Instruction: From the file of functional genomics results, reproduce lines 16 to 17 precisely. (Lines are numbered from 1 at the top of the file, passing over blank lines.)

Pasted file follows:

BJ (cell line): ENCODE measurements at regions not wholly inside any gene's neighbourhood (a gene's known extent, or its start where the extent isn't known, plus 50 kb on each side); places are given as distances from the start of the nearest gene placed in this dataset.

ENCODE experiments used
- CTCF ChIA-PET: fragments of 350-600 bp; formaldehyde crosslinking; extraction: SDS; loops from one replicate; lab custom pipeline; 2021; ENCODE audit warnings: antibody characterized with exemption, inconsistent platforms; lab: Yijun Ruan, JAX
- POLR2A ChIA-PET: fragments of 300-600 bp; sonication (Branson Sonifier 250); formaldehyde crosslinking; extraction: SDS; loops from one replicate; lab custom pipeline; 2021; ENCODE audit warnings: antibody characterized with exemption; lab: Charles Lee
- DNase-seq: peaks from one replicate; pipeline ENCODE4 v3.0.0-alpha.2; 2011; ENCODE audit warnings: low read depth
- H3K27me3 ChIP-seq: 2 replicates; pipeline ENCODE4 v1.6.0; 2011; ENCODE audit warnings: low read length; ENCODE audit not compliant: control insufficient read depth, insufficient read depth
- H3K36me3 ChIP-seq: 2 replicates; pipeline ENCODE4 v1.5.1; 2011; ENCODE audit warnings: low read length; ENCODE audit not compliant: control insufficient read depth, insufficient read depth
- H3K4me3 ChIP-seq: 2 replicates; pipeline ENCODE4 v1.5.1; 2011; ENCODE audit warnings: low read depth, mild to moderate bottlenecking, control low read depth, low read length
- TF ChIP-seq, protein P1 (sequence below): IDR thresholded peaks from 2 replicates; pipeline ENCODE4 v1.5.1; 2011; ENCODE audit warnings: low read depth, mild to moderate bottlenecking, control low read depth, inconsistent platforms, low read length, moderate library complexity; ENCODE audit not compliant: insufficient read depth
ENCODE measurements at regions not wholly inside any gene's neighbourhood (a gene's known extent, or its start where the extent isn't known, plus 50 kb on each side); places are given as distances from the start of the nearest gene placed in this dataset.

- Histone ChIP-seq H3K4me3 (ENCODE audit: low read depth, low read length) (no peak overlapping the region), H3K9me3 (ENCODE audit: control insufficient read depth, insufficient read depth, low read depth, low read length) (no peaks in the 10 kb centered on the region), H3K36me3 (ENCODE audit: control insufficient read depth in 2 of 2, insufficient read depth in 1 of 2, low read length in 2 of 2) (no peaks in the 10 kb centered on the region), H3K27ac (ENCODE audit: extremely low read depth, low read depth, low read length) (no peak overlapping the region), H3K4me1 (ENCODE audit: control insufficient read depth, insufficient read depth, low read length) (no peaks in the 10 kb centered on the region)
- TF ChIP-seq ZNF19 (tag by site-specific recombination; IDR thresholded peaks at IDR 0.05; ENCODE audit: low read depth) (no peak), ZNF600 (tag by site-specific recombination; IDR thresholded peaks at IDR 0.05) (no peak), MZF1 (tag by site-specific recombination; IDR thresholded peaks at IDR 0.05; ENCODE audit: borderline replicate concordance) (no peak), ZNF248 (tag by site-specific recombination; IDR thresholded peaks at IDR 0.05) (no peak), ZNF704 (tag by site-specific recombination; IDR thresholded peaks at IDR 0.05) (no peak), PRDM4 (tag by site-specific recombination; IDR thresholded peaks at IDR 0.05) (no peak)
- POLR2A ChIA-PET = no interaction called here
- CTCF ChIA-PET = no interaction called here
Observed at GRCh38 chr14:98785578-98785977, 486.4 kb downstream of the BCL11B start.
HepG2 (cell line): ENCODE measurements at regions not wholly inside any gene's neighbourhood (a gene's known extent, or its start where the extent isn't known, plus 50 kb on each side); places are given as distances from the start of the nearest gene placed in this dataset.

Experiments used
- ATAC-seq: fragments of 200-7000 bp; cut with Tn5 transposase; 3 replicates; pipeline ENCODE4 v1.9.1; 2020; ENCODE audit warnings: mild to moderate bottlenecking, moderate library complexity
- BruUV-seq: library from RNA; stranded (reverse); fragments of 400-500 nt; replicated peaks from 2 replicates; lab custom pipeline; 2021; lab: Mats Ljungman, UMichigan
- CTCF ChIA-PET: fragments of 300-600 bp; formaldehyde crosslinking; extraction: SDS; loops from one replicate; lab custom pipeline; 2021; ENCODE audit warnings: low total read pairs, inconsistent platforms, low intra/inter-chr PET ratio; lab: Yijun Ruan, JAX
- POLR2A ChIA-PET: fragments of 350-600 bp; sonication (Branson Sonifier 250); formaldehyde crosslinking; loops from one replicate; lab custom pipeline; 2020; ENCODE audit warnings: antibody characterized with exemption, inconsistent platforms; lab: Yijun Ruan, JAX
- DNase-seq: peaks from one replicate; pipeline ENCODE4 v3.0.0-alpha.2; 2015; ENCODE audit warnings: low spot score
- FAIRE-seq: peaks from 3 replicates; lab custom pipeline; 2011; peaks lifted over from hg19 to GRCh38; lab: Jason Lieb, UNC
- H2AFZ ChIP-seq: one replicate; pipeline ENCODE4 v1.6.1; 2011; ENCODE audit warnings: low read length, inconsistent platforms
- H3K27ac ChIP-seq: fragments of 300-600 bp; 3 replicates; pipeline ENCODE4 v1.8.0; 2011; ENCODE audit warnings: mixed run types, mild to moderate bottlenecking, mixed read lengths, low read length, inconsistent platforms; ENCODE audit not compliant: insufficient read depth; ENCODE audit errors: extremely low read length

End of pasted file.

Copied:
HepG2 (cell line): ENCODE measurements at regions not wholly inside any gene's neighbourhood (a gene's known extent, or its start where the extent isn't known, plus 50 kb on each side); places are given as distances from the start of the nearest gene placed in this dataset.

Experiments used